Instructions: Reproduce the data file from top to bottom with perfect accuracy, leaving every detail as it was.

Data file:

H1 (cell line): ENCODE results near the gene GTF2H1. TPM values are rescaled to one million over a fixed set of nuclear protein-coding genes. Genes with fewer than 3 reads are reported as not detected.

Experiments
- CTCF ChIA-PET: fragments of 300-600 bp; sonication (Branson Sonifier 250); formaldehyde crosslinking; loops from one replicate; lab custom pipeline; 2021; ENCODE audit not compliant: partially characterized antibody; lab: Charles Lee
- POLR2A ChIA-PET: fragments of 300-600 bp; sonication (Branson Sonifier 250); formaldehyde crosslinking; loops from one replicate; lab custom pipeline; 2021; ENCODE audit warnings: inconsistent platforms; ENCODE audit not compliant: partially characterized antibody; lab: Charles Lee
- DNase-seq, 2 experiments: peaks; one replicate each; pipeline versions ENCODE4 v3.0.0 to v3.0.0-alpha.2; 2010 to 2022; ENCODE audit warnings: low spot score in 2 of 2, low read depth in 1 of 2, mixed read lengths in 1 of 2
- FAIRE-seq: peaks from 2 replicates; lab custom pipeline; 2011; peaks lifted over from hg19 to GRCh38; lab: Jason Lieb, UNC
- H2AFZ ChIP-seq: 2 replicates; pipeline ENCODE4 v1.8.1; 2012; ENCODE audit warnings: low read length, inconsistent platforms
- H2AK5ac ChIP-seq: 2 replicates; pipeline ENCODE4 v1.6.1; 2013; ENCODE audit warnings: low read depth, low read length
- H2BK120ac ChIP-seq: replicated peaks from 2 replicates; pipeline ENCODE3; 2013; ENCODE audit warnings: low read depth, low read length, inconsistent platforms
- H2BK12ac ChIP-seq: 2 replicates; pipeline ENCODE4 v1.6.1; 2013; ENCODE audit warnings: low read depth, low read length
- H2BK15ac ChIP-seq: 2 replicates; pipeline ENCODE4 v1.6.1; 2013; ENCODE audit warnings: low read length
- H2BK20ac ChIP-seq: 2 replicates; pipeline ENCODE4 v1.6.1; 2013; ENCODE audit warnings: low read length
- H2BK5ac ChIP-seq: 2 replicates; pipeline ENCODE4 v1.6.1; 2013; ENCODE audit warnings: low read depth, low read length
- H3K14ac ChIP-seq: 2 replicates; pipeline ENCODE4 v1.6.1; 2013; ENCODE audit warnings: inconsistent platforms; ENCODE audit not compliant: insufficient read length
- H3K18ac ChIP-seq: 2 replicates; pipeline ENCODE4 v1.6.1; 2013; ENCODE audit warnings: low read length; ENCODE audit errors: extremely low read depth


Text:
H1 (cell line): ENCODE results near the gene GTF2H1. TPM values are rescaled to one million over a fixed set of nuclear protein-coding genes. Genes with fewer than 3 reads are reported as not detected.

Experiments
- CTCF ChIA-PET: fragments of 300-600 bp; sonication (Branson Sonifier 250); formaldehyde crosslinking; loops from one replicate; lab custom pipeline; 2021; ENCODE audit not compliant: partially characterized antibody; lab: Charles Lee
- POLR2A ChIA-PET: fragments of 300-600 bp; sonication (Branson Sonifier 250); formaldehyde crosslinking; loops from one replicate; lab custom pipeline; 2021; ENCODE audit warnings: inconsistent platforms; ENCODE audit not compliant: partially characterized antibody; lab: Charles Lee
- DNase-seq, 2 experiments: peaks; one replicate each; pipeline versions ENCODE4 v3.0.0 to v3.0.0-alpha.2; 2010 to 2022; ENCODE audit warnings: low spot score in 2 of 2, low read depth in 1 of 2, mixed read lengths in 1 of 2
- FAIRE-seq: peaks from 2 replicates; lab custom pipeline; 2011; peaks lifted over from hg19 to GRCh38; lab: Jason Lieb, UNC
- H2AFZ ChIP-seq: 2 replicates; pipeline ENCODE4 v1.8.1; 2012; ENCODE audit warnings: low read length, inconsistent platforms
- H2AK5ac ChIP-seq: 2 replicates; pipeline ENCODE4 v1.6.1; 2013; ENCODE audit warnings: low read depth, low read length
- H2BK120ac ChIP-seq: replicated peaks from 2 replicates; pipeline ENCODE3; 2013; ENCODE audit warnings: low read depth, low read length, inconsistent platforms
- H2BK12ac ChIP-seq: 2 replicates; pipeline ENCODE4 v1.6.1; 2013; ENCODE audit warnings: low read depth, low read length
- H2BK15ac ChIP-seq: 2 replicates; pipeline ENCODE4 v1.6.1; 2013; ENCODE audit warnings: low read length
- H2BK20ac ChIP-seq: 2 replicates; pipeline ENCODE4 v1.6.1; 2013; ENCODE audit warnings: low read length
- H2BK5ac ChIP-seq: 2 replicates; pipeline ENCODE4 v1.6.1; 2013; ENCODE audit warnings: low read depth, low read length
- H3K14ac ChIP-seq: 2 replicates; pipeline ENCODE4 v1.6.1; 2013; ENCODE audit warnings: inconsistent platforms; ENCODE audit not compliant: insufficient read length
- H3K18ac ChIP-seq: 2 replicates; pipeline ENCODE4 v1.6.1; 2013; ENCODE audit warnings: low read length; ENCODE audit errors: extremely low read depth